Orlando has also made us revisit another topic: gun control. Now, not much really happened after a congresswoman was shot in the head at an official event. Nothing really after 20 innocent children were gunned down in their elementary school classrooms. And it didn’t change after terrorists fired on a holiday party at an agency that provided services for people with disabilities in Southern California. Now, after the deadliest mass shooting in American history, basic gun control legislation is still likely not to pass in Congress.
A lot of gun laws are proposed in the aftermath of an attack. At least that's what new research shows.The results, however, might not be what you were expecting. In states where a mass shooting happened, 15 percent more gun-related bills were introduced in their legislatures. Those lead by Democrats, or divided between parties, did not see significant increases in gun laws. But, in states with Republican controlled legislatures, after a mass shooting, the number of laws passed to loosen gun restrictions rose by 75 percent. 75. In other words, in places where mass shootings lead to any legislative changes at all, it tends to be in the direction of guns becoming more easily available, like lowering the minimum age to buy a handgun to 18 from 21 or eliminating a waiting period for a gun purchase.
This research was compiled by three Harvard Business School professors, where they examined the aftermath of 167 mass shootings with 1,428 victims (dead and injured) in the U.S from 1989 to 2014. They analyzed 20,409 gun policy proposals and 3,199 laws passed.
A death from a mass shooting generates 66 times as much gun-related legislation as do routine deaths from robbery or domestic disputes. Gun advocates and many conservative politicians have argued that more widespread availability of firearms is key to stopping mass shootings. Not sure how that's working so far...
Timing has a lot to do with things, too. “Many legislatures are not even in session when shootings happen,” said Christopher Poliquin, one of the Harvard researchers. “Florida is currently out of session and won’t reconvene until March 2017 unless there is a special session. Will the people who are angry about easy access to guns still be angry next March?” Good question, given our shortsighted approach to change, and our desire to move on past the horrific events of a tragedy like Orlando. One wonders how many more shootings could occur in another year’s time. Given statistics, we don’t have to guess. On average, more than one a day. That is how often shootings that left four or more people wounded or dead occurred in the United States this year, according to compilations of episodes derived from news reports.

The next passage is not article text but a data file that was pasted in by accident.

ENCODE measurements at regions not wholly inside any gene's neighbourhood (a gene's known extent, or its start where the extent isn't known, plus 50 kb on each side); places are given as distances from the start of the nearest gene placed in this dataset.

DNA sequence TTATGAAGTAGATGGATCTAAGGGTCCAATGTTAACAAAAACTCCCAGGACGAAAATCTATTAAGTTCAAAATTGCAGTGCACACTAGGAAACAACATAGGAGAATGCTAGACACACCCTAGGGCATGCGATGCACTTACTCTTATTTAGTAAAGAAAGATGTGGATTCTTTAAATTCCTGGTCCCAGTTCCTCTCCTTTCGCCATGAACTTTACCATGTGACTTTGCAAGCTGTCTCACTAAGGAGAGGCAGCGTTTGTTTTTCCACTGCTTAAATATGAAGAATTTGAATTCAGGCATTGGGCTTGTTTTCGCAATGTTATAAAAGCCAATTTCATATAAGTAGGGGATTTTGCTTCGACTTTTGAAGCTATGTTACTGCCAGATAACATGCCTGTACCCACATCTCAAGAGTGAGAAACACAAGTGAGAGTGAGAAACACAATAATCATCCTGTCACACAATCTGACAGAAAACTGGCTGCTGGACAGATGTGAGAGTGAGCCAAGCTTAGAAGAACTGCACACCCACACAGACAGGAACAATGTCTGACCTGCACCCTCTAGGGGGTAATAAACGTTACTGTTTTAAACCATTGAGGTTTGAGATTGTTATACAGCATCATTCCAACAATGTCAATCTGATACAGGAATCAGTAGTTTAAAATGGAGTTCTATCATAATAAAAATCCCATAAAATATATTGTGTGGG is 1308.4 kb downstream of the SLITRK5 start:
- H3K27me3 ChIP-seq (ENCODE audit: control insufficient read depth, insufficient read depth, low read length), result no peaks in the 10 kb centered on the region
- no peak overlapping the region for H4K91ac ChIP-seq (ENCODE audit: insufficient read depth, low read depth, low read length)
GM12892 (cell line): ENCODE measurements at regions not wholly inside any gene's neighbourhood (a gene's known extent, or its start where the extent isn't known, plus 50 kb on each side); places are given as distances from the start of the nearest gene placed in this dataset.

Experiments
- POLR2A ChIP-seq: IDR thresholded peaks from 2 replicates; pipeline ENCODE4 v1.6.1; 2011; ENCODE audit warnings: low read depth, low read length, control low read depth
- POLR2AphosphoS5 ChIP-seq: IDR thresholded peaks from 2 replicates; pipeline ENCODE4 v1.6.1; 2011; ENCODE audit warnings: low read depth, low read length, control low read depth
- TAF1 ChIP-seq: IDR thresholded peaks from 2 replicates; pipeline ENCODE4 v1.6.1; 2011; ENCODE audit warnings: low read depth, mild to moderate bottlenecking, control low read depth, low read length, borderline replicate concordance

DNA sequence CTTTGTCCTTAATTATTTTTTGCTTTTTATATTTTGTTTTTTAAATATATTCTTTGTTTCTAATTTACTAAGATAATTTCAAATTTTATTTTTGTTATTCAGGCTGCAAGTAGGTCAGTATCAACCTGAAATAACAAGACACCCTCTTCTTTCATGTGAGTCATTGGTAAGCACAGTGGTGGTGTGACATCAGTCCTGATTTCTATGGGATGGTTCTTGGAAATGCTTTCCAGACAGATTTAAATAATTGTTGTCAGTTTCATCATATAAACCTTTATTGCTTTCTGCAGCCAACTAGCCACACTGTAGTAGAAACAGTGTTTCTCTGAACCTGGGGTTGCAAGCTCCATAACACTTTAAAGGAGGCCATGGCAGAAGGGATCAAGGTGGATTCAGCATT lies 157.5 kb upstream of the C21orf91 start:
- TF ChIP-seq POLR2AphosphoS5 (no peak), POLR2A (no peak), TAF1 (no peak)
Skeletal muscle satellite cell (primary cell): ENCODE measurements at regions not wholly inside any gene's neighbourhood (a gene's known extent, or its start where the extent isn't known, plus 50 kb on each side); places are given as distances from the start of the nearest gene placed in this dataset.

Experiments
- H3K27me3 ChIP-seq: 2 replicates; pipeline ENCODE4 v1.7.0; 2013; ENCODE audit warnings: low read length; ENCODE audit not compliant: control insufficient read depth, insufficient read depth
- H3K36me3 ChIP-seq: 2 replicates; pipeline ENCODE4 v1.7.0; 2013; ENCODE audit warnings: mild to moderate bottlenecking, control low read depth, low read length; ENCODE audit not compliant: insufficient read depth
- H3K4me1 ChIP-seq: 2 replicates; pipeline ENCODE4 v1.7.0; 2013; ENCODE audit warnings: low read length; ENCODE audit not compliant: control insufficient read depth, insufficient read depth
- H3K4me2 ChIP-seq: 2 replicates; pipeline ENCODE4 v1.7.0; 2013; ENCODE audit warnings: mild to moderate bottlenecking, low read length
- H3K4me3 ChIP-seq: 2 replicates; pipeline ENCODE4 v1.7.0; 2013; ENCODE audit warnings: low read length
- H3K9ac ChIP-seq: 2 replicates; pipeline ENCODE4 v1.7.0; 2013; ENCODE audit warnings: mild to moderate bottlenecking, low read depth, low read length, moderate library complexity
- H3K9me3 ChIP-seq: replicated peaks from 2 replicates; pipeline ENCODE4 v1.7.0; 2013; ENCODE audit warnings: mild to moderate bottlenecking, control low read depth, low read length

We are a society that, at our best, tries to assimilate and celebrate diverse points of view, and systems of belief. Diverse ways to love. It’s time for our politicians to find their voices. This is a sobering reminder that attacks on any American, regardless of race, ethnicity, religion, or sexual orientation, is an attack on all of us. They are attacks on the fundamental values of equality and dignity that define us as a country. We are targeted because we as a society love broadly. America is a spectrum that includes every hue, and some people, namely those who cant accept themselves, can’t accept our culture.
REP. JOLLY WEIGHS IN ON WHEN 'TERROR' IS POLITICIZED